Abstract P437: Diversity in Hispanic Background and Burden of Metabolic Syndrome Abnormalities: A Report from the HCHS/SOL
Background: More than one-third of the 2003-06 adult U.S. population has the metabolic syndrome (MS). Its prevalence is the highest among Hispanic adults, but the distribution of the MS by Hispanic background, and particularly of the MS components that are modifiable by life style factors are unknown.
Methods: We examined MS prevalence among 16,319 adults (52% women in the study population) ages 18-74 years enrolled (2007-2010) in the Hispanic Community Health Study/Study of Latinos (HCHS/SOL) who were assessed for the MS. A two-stage area probability sample of households was used to enroll Hispanics who self-identified as Cuban, Puerto Rican, Mexican, Dominican, and Central/South American. The MS was defined according to the AHA/NHLBI definition. All results were adjusted to the study design and to the 2010 U.S. standard population by sex, age and Hispanic background.
Results: The overall prevalence of the MS was 35% (36% among women; 34% among men), comparable to reports by NHANES based on probability sample of mostly Mexican-Americans. Marked differences in the prevalence of the MS were seen by age, body mass and Hispanic background. The prevalence of the MS among those 18-44, 45-64 and 65-74 years old was 23%, 50% and 62% among women; and 25%, 42% and 55% among men. Frequency of the MS increased with BMI classified as normal weight (BMI >25), overweight (BMI 25-29.9) and obese (BMI 30+). Among women, MS prevalence was 12% among normal weight, 31% among overweight and 51% among obese. Among men, MS prevalence was 8% among normal weight, 25% among overweight and 57% among obese. The prevalence of the MS by Hispanic background ranged from 27% among South American women to 41% among Puerto Rican women. For men prevalence estimates ranged from 26% among South Americans to 35% among Cubans. The profile of MS components differed by sex. Abdominal obesity was present in 93% of the women who had the requisite minimum of 3 traits for the MS compared to 62% of men. More men (70%) than women (50%) who met the minimum criterion for the MS had elevated fasting plasma glucose.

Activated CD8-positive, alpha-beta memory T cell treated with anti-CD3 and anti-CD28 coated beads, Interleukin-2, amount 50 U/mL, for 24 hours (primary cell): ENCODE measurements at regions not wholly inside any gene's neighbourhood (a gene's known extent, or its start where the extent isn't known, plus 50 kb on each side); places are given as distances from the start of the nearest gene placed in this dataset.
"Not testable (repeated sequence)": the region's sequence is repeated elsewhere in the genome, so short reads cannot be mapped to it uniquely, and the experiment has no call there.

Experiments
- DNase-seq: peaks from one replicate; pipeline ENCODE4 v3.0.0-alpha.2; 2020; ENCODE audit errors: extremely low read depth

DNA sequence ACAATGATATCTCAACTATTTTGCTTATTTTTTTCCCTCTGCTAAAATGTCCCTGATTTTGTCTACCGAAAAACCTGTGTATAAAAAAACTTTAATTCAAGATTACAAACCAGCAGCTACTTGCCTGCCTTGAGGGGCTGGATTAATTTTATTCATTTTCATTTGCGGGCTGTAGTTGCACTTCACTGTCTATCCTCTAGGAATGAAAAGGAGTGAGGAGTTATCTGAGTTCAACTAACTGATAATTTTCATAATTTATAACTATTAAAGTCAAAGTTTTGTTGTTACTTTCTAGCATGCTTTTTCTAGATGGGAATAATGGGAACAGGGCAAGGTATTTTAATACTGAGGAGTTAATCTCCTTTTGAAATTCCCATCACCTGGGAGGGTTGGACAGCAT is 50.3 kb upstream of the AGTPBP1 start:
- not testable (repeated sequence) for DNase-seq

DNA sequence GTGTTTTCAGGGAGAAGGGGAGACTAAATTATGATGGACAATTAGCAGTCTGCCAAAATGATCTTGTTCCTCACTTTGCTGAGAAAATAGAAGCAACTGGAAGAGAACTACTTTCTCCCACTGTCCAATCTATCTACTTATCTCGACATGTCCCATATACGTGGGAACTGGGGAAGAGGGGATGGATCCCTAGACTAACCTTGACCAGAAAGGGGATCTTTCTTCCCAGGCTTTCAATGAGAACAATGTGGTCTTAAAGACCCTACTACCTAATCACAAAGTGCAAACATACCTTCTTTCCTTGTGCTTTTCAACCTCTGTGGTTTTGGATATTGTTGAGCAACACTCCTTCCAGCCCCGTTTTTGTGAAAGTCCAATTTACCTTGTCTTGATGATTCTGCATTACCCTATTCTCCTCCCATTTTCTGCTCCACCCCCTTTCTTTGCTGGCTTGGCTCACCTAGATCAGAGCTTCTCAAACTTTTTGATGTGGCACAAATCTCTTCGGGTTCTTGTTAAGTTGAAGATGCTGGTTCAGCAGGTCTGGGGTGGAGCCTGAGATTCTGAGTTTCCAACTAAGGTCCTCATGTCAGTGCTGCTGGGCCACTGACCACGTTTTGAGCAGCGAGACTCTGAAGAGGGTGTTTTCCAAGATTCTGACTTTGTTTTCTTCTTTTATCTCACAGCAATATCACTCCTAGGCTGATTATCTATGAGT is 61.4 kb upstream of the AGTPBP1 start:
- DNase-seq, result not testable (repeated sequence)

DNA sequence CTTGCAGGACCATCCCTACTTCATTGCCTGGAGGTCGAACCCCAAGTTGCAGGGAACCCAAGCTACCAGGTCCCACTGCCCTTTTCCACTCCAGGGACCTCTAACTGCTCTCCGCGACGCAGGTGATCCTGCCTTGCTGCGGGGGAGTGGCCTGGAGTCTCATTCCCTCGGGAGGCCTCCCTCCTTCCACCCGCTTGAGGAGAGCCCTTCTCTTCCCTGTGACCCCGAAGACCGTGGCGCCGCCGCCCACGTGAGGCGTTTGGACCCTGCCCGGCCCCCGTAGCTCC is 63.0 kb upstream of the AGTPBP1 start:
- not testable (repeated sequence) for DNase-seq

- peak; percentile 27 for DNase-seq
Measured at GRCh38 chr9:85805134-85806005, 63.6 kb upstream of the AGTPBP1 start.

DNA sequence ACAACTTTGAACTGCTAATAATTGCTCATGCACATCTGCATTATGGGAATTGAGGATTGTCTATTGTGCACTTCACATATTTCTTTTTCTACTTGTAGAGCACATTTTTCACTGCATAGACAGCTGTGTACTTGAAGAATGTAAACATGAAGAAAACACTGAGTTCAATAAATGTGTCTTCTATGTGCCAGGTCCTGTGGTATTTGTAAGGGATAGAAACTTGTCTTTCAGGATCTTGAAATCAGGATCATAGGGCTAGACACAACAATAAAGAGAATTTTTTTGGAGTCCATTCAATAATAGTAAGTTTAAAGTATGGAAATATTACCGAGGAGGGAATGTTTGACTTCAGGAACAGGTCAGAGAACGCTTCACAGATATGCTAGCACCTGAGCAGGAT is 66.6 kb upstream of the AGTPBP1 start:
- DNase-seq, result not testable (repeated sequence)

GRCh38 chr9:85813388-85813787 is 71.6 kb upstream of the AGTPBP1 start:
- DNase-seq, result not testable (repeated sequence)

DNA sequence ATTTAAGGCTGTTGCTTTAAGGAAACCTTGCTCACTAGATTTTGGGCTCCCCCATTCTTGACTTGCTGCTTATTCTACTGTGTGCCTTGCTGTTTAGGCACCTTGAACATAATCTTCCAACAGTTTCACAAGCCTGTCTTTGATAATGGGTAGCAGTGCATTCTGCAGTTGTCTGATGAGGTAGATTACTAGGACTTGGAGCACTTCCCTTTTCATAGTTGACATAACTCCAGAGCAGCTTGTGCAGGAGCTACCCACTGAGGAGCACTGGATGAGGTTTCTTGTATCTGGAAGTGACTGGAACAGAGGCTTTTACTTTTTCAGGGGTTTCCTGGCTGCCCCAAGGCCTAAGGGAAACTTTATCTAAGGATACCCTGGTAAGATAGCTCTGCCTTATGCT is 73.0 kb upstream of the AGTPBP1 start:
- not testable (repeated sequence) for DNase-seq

Conclusion: Our findings from the HCHS/SOL study indicate that the prevalence of the MS varies according to sex, age, adiposity and Hispanic background. Women and men of diverse Hispanic/Latino backgrounds exhibit a high burden of metabolic abnormalities associated with insulin resistance. These groups are thus at high predicted life time risk of diabetes and its cardiovascular sequelae.
- © 2013 by American Heart Association, Inc.